The hype on this movie has been so negative for so long that people may be dismissing it before giving it much consideration, but it's actually a pretty good thriller with a surprising amount of suspense. Cruise is miscast, sure, but not egregiously, and Singer's choice to let the actors all use their natural voices is smart. They're not speaking German anyway, so why bother with distracting accents? That always bugs me in movies like this, so I was happy to see at least one director take the pragmatic route. This is well-crafted entertainment; it's not particularly profound despite its subject matter, but it's definitely worth seeing. Wide release

Monday, December 22, 2008

The alternate top 10

I'll have the requisite top 10 list of this year's movies in Las Vegas Weekly this coming week, and will probably do a post here elaborating a bit on it. But in the meantime I thought I'd steal an idea from an AV Club commenter and make an alternate list, of the top 10 movies from other years that I saw for the first time this year.

1. Quiet City (Aaron Katz, 2007) Okay, so this is only from last year, but I didn't get around to it in time to put it on my 2007 top 10, where it certainly would have found a place. I haven't seen that many mumblecore movies (and the Duplass brothers' 2008 effort, Baghead, disappointed me), but this is easily my favorite of the movement, a lovely, touching story of emotional connection in New York City. More thoughts in my original post.

2. The Philadelphia Story (George Cukor, 1940) As I noted in my post about this movie, I sometimes have a tough time with the ingrained sexism of old screwball comedies, even more so than melodramas or musicals or various other genres. I think it's easier to view outdated moral codes as interesting curiosities when you're not meant to be laughing along with them. It didn't bother me much in this film, or at least it was greatly outweighed by the wonderful writing and acting, which make things go down much easier.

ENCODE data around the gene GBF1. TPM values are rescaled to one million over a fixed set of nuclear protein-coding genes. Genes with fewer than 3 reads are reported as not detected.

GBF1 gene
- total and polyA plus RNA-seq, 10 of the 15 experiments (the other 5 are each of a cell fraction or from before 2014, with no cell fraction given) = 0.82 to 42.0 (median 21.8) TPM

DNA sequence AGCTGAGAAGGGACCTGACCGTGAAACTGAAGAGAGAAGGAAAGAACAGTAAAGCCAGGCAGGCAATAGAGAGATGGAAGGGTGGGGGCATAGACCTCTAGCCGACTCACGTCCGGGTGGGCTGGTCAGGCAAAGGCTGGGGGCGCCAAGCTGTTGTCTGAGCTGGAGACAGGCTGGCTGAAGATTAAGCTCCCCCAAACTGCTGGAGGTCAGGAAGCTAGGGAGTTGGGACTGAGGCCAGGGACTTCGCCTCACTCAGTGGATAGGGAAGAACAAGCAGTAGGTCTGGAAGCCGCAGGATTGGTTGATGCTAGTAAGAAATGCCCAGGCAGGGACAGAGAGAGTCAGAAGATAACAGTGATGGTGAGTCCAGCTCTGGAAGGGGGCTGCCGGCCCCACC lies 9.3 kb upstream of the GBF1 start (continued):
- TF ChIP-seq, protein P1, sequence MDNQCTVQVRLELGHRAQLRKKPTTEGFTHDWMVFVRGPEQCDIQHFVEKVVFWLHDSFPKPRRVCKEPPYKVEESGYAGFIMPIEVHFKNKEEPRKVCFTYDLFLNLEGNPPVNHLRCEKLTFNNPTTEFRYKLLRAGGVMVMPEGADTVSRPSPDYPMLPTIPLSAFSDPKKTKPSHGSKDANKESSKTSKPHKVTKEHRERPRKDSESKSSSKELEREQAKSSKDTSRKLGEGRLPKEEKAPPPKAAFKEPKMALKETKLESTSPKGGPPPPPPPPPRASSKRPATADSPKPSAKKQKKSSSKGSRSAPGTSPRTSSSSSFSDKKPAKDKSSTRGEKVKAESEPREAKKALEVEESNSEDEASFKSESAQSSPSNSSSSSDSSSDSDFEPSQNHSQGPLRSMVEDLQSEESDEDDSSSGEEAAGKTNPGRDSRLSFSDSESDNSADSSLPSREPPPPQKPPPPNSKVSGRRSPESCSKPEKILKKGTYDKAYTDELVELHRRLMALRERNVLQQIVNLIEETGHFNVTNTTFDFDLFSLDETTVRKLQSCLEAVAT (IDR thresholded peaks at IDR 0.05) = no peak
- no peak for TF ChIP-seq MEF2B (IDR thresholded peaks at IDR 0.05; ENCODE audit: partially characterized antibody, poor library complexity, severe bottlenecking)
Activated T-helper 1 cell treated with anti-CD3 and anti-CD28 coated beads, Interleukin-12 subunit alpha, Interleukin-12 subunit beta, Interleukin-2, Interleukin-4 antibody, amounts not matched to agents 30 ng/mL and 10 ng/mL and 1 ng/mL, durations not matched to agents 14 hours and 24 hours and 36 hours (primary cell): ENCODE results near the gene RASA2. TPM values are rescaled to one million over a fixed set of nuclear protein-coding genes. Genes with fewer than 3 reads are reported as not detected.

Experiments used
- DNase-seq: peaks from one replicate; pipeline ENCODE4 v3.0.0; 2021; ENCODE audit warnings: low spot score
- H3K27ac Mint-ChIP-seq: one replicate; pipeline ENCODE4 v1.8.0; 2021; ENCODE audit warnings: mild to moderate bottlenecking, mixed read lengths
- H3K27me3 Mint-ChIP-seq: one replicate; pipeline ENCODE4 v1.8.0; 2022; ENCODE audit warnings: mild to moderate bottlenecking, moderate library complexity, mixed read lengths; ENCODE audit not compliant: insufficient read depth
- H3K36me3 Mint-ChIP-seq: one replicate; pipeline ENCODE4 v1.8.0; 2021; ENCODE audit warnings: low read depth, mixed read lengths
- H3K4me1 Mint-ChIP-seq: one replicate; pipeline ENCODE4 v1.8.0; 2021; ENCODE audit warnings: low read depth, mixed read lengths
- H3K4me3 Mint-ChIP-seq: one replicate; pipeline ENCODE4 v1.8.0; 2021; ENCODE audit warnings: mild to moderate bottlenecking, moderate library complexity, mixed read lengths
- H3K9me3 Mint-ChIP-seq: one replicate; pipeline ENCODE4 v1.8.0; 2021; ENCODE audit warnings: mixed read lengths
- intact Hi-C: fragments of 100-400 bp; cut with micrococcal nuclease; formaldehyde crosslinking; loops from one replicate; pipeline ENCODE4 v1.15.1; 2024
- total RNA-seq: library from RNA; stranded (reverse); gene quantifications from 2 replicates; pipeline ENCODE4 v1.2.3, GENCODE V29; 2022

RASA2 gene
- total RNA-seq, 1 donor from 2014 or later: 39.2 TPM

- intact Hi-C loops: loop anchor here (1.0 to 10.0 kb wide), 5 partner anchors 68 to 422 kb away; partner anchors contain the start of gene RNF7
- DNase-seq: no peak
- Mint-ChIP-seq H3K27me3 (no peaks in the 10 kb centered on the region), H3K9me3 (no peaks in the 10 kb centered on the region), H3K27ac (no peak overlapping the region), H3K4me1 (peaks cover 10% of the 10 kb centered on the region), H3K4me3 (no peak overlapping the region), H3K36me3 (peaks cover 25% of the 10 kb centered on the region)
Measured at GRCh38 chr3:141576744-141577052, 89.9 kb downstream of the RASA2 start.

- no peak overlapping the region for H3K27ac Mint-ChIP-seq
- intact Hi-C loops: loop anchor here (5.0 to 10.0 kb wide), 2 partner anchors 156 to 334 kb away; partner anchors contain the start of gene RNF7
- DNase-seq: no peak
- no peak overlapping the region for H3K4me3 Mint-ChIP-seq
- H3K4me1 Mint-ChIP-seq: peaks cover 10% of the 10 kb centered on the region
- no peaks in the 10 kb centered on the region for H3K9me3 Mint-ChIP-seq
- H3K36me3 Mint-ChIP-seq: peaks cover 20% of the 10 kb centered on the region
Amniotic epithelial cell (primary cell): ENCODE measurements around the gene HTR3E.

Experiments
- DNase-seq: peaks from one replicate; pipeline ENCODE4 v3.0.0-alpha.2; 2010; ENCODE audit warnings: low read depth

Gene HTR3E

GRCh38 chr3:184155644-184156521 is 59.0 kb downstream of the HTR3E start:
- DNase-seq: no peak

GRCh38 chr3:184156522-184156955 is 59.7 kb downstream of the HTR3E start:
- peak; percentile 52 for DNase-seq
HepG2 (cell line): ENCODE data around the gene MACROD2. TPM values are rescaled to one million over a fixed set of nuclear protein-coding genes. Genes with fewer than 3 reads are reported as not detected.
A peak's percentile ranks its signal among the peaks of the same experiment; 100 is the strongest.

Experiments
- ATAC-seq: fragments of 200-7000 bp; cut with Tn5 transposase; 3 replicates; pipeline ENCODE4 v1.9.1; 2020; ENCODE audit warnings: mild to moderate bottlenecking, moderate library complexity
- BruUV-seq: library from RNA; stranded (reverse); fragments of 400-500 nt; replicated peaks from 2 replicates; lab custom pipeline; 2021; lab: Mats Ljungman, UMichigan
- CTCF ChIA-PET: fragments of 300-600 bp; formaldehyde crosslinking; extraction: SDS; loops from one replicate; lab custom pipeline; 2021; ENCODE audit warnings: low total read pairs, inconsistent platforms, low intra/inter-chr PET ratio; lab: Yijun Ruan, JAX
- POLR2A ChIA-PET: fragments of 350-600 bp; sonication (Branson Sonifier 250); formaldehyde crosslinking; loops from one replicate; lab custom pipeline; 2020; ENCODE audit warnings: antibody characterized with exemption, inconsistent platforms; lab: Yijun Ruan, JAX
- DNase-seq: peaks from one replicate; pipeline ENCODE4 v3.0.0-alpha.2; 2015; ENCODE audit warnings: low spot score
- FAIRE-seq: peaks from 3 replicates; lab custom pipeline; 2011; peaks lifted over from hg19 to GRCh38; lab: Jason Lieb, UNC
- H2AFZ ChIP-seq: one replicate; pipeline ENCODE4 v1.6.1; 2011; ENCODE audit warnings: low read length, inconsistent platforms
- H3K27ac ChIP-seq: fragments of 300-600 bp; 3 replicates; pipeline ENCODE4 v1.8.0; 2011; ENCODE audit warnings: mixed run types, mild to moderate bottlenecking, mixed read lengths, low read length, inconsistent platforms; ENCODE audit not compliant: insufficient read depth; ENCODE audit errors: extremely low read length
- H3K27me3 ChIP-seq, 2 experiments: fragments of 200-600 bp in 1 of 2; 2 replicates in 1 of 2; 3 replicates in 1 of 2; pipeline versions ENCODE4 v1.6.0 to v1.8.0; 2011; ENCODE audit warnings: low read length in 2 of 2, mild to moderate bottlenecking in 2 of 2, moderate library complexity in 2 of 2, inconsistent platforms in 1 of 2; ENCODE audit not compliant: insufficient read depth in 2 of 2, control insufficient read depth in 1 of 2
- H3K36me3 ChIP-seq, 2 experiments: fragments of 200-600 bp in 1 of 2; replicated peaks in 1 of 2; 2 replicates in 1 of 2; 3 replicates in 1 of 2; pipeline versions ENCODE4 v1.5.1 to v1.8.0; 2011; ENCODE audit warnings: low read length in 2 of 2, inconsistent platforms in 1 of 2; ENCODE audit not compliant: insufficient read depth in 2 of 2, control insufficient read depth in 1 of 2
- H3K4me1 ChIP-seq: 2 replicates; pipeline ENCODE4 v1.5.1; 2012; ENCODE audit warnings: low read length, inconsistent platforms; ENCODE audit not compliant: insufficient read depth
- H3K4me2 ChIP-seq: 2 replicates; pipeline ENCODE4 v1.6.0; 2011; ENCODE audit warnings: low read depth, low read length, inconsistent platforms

3. Persepolis (Vincent Paronnaud & Marjane Satrapi, 2007) Yes, another one from last year, but damn there were so many good movies last year, and I just didn't get to all of them in time. This is such a lovely coming-of-age story, a beautifully animated film that preserves the look of the graphic novel it's based on while also carving out its own identity. I love seeing a story about conflicts in the Middle East filtered through one person's specific experiences, which somehow makes it all seem more real than a meticulously researched journalistic documentary.

4. Sullivan's Travels (Preston Sturges, 1941) This is the rare movie that almost constantly surprised me from start to finish; even though it was fairly obvious where it was all going to end up, the road getting there was not at all what I expected. It's sort of amazing that Sturges was able to get this kind of multi-level satire into a Hollywood movie in the 1940s. He brilliantly has it both ways by making a movie about how social realism is worthless, and filmmakers should just make comedies instead, and then filling the movie with plenty of unflinching social realism amidst the comedy. Veronica Lake is mesmerizing as the love interest/sidekick, and the writing is constantly razor-sharp. It's no surprise that the Coen brothers used an allusion to this movie as the title to O Brother, Where Art Thou?; it's exactly the kind of audacious genre mash-up that they're known for making.

5. Original Sin (Michael Cristofer, 2001) "The Wild Things of 19th-century Cuba," I called this movie when I posted about it, and you should know that Wild Things is one of my very favorite movies. Angelina Jolie tried for sexy and dangerous again this year in Wanted (before going back to dour and serious for Changeling), but she lacked the verve and abandon she exhibits in this movie, a luxuriously lurid and campy tale of sex and betrayal. It's gloriously over-the-top and start-to-finish entertaining, and seriously deserves to build a cult following.